Alma said: “On the one side we feel safer now in our own flat, as we are protected from bad people and wild animals. At the same time, we feel also unsafe as we are left to survive and start a life without anything in our hands. We don’t know the language, the place and the system of life here”.

Footnotes

  1. Source: https://www.voria.gr/index.php/article/ipes-sto-dimo-volvis-to-vagiochori-me-dikastiki-apofasi-tou-1961 (last visited: 08 May 2019)
  2. Source: http://lagadasonline.gr/index.php/component/k2/item/1127-mesa-stin-evdomada-metaferontai-oi-prosfyges-sto-vagioxori (last visited: 08 May 2019)
  3. Source: http://www.eleftherostypos.gr/ellada/69234-prosfyges-stin-thessaloniki-arnoyntai-na-fygoyn-apa-to-xioni-kai-na-pane-se-xenodoxeia/#more-69234 (last visited: 08 May 2019)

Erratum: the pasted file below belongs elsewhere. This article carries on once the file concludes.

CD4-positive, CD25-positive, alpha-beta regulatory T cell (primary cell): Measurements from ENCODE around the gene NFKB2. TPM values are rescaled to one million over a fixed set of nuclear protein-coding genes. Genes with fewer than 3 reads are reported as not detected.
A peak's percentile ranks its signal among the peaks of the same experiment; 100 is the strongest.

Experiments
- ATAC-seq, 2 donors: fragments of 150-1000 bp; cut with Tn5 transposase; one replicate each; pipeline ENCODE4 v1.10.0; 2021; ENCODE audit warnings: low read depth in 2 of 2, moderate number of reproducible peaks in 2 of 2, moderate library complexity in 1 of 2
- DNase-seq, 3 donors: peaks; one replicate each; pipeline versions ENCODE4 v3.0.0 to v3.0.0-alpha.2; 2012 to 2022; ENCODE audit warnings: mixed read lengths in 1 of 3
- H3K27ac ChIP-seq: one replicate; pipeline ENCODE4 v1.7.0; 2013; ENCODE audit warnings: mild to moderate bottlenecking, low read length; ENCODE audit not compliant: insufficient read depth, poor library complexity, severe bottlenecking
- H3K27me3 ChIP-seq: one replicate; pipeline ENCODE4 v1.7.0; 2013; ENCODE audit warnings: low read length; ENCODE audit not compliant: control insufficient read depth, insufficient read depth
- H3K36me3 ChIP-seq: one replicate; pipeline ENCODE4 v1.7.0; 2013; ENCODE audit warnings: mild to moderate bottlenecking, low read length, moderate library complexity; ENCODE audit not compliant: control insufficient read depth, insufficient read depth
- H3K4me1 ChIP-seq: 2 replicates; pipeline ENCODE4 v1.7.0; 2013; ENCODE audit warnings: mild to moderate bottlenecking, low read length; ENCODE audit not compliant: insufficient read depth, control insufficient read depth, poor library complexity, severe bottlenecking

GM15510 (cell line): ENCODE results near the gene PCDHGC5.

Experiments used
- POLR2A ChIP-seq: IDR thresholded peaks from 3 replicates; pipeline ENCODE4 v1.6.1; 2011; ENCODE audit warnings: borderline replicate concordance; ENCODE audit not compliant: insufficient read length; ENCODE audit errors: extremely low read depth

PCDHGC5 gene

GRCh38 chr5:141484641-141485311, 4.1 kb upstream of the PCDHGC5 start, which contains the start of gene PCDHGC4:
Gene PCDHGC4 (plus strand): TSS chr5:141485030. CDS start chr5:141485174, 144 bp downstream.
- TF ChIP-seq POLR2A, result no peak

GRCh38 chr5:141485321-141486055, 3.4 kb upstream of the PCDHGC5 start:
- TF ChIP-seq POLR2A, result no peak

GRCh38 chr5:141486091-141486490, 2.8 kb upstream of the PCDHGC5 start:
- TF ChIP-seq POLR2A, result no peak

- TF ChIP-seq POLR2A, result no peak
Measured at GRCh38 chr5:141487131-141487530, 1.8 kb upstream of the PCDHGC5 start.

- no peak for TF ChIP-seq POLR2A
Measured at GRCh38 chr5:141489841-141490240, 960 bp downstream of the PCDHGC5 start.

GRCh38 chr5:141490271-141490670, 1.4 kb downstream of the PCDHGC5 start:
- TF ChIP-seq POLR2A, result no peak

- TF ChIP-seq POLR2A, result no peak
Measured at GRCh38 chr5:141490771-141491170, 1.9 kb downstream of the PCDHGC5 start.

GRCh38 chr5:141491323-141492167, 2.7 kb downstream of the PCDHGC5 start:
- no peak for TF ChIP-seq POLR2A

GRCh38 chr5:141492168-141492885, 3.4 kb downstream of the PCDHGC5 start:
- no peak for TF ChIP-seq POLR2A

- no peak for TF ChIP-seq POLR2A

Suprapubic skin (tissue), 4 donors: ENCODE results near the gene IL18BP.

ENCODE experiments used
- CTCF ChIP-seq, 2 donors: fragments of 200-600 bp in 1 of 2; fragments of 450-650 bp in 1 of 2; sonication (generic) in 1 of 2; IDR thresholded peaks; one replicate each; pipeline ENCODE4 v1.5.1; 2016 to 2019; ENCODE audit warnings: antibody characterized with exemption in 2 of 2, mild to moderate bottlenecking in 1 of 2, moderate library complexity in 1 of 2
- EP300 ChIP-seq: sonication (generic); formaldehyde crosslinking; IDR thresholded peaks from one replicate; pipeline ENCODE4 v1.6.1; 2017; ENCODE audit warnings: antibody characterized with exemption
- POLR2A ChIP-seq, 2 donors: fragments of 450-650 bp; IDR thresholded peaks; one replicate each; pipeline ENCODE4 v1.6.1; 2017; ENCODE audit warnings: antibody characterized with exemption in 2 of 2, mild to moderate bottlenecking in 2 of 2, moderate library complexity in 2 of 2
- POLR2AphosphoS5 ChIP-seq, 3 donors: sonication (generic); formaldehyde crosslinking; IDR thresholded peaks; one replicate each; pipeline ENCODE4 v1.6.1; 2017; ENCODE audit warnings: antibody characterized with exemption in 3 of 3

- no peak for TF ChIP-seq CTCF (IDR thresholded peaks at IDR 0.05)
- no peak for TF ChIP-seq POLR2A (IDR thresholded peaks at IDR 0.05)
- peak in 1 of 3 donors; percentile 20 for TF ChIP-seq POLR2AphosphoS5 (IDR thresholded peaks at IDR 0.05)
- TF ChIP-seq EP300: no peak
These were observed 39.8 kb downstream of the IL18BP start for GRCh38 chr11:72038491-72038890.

4. Source: https://www.life-events.gr/gegonota/trimini-paratasi-se-ergazomenous-sto-erimo-kab-prosfygon-sto-vagiochori-foto/ (last visited: 08 May 2019)
  5. Source: http://www.kathimerini.gr/1016560/article/epikairothta/ellada/ston-aera-h-xrhmatodothsh-gia-programmata-stegashs-kai-sitishs-prosfygwn (last visited: 08 May 2019)
  6. Source: http://www.geetha.mil.gr/media/refugees/2018/greek/20180914.pdf (last visited: 08 May 2019)
  7. Source: https://data2.unhcr.org/en/documents/download/66038 (last visited: 08 May 2019)
  8. Source: http://www.geetha.mil.gr/media/refugees/2018/greek/20180914.pdf (last visited: 08 May 2019)
  9. Sources: https://www.youtube.com/watch?v=1oxZ886lZ4Y (last visited: 08 May 2019)https://www.youtube.com/watch?v=7GMgdXTIdT4 (last visited: 08 May 2019)
  10. Source: https://www.iefimerida.gr/news/445855/volvi-grothia-sto-stomahi-oi-eikones-apo-tis-synthikes-diaviosis-ton-prosfygon-eikones (last visited: 08 May 2019)
  11. Interviewed on 26th August infront of Vaghiochori site and on 1st March 2019 by telephone.
  12. Interviewed on 26th August infront of Vaghiochori site and on 1st March 2019 by telephone.
  13. Interviewed on 26th August 2018 in front of Vaghiochori camp.
  14. Interviewed on 26th August 2018 in front of Vaghiochori camp and on 1st March 2019 by telephone.